IN YOUR DAILY DOSE today is research that affects those with Multiple Sclerosis and other autoimmune diseases. Your environment and the length of your days affects you more than you might think.
IN MAKING CHANGES today you’ll discover some of the daily things you can add to your routine that will help reduce your risk of MS and improve your symptoms if you have it.
IN FACT OR FICTION you’ll discover that although it was just the title of a column in Reader’s Digest, they were absolutely correct in their assumption.
In The News
Researchers know that Multiple Sclerosis and other autoimmune diseases have both genetic and environmental factors that affect the progression and symptoms of the diseases. In the past decade, with the progress of technology and computer assisted evaluation, more research has been aimed at the genetic component.
Researchers at the Ann Romney Center for Neurological Disease at Brigham and Women’s Hospital took a different approach. Researchers are cautioning that patients with MS or other autoimmune disorders should not reflexively take Melatonin in response to their findings. More research is needed, and the results may point to new treatment modalities and protocols to improve outcomes.
The researchers worked with a group of individuals suffering from relapsing, remitting MS and their environment that may influence the evolution of their symptoms. The team was able to link symptoms of MS to vitamin D levels, UV incidence and upper respiratory tract infections. However, the factor that appeared to more consistently be associated with more severe symptoms was melatonin.
Levels of the hormone melatonin are known to correlate with the length of the day and light exposure. During the longer days of spring and summer the levels are lower and the symptoms were more severe. Based on this observation, the research team tested the role that melatonin plays on the cellular level, using both mouse and human cells.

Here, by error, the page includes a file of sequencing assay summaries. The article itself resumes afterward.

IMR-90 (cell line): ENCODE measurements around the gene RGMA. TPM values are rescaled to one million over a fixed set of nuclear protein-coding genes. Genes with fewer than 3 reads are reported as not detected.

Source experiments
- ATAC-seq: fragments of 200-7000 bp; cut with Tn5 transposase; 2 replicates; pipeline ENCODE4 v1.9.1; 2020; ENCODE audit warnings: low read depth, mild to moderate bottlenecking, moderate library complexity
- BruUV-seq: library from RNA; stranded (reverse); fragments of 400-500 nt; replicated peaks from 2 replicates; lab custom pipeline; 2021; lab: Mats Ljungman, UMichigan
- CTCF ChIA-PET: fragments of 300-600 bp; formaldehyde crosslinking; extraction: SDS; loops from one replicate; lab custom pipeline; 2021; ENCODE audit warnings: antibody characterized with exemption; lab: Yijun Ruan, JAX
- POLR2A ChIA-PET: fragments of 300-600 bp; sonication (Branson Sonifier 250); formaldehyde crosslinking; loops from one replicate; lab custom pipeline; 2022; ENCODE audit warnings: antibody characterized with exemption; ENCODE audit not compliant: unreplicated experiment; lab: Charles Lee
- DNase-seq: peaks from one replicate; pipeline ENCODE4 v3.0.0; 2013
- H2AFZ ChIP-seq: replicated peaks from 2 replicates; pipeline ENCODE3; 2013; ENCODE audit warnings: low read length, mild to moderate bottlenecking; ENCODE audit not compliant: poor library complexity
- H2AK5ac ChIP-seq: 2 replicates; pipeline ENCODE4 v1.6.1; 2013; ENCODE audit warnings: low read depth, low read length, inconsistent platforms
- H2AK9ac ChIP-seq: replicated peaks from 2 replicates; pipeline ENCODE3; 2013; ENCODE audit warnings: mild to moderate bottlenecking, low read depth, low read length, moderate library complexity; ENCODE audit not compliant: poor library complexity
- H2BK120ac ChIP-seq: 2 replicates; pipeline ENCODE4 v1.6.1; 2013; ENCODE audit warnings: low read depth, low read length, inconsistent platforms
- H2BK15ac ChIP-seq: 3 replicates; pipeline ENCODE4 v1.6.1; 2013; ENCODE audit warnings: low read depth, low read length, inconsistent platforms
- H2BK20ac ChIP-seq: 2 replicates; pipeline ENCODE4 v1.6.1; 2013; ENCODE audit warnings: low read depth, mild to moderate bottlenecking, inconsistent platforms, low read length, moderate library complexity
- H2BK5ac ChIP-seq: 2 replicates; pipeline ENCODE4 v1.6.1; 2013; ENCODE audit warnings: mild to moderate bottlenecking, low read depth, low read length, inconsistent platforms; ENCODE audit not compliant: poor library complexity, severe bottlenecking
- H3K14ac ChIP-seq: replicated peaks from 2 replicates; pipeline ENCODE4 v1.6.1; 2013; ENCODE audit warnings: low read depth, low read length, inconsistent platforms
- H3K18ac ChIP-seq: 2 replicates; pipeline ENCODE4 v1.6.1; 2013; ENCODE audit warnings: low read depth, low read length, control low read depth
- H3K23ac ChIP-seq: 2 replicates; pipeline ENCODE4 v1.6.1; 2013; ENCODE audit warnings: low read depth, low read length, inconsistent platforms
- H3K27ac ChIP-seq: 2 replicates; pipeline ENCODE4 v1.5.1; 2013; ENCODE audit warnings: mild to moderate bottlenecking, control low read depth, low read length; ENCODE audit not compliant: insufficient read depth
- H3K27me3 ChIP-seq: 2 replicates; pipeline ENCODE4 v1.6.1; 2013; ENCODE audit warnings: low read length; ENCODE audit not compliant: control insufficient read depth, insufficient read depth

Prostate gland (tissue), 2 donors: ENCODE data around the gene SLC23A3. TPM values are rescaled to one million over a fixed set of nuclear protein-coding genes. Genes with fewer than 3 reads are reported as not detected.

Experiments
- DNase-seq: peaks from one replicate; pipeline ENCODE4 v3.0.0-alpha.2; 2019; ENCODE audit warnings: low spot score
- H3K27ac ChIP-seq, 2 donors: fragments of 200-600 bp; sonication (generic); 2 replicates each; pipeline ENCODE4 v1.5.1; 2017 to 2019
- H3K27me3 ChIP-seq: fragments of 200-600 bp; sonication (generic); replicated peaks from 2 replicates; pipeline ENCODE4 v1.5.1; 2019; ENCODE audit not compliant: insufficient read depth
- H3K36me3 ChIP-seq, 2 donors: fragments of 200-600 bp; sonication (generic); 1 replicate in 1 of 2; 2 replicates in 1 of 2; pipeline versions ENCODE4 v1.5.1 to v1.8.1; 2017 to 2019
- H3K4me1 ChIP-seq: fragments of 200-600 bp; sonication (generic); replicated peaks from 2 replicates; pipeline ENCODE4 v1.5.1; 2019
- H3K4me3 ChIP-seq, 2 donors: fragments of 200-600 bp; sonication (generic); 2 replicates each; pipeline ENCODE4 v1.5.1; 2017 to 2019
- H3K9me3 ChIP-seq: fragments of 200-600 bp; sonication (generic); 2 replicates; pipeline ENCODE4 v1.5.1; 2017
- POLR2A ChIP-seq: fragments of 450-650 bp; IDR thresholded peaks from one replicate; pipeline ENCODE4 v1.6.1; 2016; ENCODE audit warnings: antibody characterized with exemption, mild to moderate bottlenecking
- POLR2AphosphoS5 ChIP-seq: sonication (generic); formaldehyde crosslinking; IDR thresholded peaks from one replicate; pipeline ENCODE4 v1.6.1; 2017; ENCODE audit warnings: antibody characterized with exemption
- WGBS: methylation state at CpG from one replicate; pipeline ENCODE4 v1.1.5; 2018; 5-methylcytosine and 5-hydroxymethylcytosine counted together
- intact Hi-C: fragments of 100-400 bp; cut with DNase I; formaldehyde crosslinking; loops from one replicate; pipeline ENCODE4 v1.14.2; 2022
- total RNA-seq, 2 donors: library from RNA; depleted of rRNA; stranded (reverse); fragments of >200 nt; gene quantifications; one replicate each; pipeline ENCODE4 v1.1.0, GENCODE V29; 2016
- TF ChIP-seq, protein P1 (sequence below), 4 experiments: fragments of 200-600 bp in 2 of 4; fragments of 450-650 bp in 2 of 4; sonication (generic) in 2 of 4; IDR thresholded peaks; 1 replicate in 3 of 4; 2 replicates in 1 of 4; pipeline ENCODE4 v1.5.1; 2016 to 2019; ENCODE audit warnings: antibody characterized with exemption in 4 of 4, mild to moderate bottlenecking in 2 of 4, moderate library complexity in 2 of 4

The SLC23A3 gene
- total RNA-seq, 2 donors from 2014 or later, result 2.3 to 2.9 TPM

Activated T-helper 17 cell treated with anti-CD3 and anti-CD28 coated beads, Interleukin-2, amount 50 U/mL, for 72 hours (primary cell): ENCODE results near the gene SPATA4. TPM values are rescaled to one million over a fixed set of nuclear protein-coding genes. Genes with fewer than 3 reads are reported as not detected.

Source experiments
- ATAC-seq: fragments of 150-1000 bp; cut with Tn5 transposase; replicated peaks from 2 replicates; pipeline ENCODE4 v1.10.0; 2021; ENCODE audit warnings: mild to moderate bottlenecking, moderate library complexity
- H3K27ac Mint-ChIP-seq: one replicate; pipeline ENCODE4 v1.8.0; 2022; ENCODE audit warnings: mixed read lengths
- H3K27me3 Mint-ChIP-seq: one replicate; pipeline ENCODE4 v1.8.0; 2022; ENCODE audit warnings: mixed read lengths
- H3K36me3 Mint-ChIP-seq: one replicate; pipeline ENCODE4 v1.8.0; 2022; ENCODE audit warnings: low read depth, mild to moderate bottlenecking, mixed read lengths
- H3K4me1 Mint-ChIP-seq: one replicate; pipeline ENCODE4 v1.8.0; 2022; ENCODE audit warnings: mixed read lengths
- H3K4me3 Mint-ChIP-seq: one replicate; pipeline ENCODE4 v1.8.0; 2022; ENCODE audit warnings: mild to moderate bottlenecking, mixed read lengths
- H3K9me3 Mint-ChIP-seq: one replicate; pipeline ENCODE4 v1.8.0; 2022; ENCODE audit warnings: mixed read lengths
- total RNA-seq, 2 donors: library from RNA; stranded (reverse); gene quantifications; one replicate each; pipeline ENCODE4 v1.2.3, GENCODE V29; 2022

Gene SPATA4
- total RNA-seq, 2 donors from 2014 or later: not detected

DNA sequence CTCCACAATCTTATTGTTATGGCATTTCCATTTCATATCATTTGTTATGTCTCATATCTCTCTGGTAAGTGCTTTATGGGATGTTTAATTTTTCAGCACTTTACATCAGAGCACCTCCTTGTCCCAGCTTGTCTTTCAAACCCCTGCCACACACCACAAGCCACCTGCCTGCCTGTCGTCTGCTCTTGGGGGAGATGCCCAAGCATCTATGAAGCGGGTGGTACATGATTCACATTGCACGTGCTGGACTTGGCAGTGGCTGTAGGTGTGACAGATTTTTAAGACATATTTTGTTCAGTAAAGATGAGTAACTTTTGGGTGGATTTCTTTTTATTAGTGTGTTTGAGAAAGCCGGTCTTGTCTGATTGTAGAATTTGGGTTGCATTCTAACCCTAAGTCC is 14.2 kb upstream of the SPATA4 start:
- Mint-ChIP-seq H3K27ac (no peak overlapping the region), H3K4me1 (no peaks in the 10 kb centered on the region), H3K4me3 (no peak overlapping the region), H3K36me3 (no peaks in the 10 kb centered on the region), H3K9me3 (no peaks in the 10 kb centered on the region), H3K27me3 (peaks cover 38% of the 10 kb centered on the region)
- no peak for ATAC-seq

They found that melatonin appeared to have a protective effect as it dampens the immune response and kept the pathogenic cells at bay.
Daily Health Tip
Multiple sclerosis is an autoimmune disease that damages the myelin sheath in the central nervous system so that signals from the brain don’t reach the spinal cord and other nerves. The disease is unpredictable and disabling. The exact cause has not been identified, but researchers believe there are environmental, genetic, lifestyle choices and infectious triggers that can increase the risk of developing MS symptoms.
While researchers are identifying other environmental factors that may improve treatment protocols, it’s important to assess the factors that we now know affect your symptoms. Food, mood and exercise all have significant effect on the severity of your symptoms and your prognosis.
Consider making life-long choices that will improve your health outcomes, whether you suffer from a life-alter disease or not. The choices you make today will improve your overall health and improve your health overall.
1. Get at least 8 hours of sleep each night. You don’t want to sleep too long, but also don’t want to go beneath 7 hours each evening either. Your brain needs the rest to reduce the amount of toxins in the brain and recover from the day’s activities.
2. Obesity plays a big role in how your symptoms manifest and how severe they will be. Try to maintain a normal weight limit to reduce your disability.
3. Vitamin D and sodium appear to play a big role in the development and severity of MS. Use Pink Himalayan sea salt, high in minerals and optimize your vitamin D intake through sun exposure or supplementation.
4. Moderate amounts of exercise will help reduce obesity and improve your functioning level if you have MS. Exercise will increase aerobic capacity, muscle strength, mobility and reduce symptoms of fatigue and depression.
5. Use natural techniques to raise your mood, such as getting 30 minutes of sunshine, exercise, smiling, watching a comedy, laughter and spending time with good friends.
My Daily Affirmation
I am proud to make an honest living.
There are few things that outdo the pride of earning an honest living. There is an element of satisfaction that comes from toiling and seeing the results of that work.
Fact Or Fiction?
Reader’s Digest aptly named a column in their magazine many years ago. Although it was just a title, it turns out that it was rather prophetic.
Reader’s Digest had it right all those years they ran their “Laughter is the Best Medicine” column. Laughing does more than just make you feel good. It can lower your blood pressure, reduce your levels of cortisol (stress hormone), fun exercise for your abs, improves your cardiac health, boosts your T-cells that supports your immune system, and triggers the release of endorphins or painkillers in your body. So, the next time you pass up a good comedy show, think twice - laughter really is good medicine.
Have a wonderful day!
Your Healthy Life America Team